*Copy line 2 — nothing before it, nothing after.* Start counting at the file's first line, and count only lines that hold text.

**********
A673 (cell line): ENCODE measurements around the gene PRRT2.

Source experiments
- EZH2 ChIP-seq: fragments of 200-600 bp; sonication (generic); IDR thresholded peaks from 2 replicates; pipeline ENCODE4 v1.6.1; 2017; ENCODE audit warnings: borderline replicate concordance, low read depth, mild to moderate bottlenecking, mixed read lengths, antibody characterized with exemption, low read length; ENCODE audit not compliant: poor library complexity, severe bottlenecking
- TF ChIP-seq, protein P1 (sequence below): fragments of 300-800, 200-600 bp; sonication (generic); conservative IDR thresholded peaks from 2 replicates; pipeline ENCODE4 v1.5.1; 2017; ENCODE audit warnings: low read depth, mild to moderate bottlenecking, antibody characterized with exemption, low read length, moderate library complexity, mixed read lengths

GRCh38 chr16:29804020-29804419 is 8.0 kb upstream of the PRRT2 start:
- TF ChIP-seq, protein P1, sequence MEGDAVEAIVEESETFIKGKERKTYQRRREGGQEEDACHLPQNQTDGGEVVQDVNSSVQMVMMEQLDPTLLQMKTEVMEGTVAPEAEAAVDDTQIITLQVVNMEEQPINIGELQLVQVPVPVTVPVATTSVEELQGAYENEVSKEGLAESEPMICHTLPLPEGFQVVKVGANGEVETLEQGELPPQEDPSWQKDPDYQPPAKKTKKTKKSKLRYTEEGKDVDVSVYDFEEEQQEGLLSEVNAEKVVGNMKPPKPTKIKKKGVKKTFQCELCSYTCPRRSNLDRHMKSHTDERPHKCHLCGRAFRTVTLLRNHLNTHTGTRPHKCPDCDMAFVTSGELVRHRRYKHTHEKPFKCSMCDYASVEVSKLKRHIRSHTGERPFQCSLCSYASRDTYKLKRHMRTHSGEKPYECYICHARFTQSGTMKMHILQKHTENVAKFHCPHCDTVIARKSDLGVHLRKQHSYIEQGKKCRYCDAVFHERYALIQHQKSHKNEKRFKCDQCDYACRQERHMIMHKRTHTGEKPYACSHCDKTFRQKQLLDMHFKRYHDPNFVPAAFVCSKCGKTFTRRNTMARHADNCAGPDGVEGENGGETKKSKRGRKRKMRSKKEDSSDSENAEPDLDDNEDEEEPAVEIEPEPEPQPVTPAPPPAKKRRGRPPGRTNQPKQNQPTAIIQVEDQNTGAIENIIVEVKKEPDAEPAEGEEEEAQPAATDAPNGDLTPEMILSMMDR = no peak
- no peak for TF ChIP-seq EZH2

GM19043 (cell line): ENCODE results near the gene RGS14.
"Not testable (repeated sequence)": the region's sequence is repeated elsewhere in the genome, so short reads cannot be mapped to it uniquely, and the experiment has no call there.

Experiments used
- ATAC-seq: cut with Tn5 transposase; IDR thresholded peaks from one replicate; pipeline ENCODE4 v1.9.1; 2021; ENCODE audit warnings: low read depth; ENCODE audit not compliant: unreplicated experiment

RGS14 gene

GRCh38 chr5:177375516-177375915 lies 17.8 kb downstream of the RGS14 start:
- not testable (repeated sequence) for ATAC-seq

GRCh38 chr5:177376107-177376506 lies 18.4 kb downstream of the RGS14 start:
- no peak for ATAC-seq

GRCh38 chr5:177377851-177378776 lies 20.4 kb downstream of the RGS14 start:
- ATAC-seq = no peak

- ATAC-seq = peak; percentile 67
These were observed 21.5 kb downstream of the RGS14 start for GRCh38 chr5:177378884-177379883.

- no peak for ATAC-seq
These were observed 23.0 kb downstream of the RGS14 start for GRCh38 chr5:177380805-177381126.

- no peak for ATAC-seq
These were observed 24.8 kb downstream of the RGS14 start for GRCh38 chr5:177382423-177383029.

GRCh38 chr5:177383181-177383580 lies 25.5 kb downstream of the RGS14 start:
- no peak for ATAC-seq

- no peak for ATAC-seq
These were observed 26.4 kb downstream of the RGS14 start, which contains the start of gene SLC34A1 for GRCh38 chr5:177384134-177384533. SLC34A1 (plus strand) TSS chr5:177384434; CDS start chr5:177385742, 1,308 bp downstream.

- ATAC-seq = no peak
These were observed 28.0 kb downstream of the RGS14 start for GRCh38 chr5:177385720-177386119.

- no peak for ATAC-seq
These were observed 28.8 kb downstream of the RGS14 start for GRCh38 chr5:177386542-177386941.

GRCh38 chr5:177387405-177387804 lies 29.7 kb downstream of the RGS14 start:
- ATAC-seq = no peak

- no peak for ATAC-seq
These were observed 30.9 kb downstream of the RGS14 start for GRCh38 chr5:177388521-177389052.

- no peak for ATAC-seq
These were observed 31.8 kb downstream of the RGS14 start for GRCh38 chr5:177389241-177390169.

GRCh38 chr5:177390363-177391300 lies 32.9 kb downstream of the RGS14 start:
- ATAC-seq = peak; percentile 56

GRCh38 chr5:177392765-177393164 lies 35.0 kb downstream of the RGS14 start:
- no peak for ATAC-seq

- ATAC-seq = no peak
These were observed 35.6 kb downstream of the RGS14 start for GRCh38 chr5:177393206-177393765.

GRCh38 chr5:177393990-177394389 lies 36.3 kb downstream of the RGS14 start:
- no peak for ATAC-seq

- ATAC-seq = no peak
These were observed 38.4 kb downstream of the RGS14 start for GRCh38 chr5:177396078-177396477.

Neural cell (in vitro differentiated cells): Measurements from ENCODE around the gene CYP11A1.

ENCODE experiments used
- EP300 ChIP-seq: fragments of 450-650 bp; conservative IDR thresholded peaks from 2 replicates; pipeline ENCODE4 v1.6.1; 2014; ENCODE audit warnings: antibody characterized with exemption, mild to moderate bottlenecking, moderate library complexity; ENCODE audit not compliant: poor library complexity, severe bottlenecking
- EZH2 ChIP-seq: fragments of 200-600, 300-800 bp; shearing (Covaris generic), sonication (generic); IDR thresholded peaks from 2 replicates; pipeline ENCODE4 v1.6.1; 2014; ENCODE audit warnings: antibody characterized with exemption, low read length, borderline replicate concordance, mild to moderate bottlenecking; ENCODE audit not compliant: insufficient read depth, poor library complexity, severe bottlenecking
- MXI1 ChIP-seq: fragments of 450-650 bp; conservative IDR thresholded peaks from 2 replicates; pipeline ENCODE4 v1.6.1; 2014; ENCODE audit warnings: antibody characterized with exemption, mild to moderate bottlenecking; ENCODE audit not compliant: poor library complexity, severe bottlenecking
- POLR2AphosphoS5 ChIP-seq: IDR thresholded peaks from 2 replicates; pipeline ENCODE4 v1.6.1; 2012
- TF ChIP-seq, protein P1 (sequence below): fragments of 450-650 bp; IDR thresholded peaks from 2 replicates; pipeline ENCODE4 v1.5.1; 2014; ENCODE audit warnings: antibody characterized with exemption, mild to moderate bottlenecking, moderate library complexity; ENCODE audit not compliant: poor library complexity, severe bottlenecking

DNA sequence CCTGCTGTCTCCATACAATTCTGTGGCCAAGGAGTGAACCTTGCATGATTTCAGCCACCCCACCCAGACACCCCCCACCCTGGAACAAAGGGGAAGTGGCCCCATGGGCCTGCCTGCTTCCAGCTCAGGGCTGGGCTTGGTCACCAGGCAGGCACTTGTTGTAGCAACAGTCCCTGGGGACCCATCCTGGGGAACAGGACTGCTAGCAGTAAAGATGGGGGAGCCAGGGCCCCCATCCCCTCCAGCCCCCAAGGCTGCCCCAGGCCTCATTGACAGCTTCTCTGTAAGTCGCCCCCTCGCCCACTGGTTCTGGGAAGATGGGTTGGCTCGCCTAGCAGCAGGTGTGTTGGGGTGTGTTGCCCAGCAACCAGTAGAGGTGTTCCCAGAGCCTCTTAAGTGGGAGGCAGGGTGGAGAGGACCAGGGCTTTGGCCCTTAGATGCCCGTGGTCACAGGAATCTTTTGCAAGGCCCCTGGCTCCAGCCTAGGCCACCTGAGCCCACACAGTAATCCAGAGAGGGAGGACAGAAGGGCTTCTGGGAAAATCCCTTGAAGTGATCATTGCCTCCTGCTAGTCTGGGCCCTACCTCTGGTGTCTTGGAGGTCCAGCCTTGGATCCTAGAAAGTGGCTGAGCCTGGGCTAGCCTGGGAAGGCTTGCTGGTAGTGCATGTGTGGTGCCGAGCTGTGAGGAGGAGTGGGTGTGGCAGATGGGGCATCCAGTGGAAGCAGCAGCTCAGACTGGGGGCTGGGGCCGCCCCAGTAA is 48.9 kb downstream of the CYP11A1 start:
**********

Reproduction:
Source experiments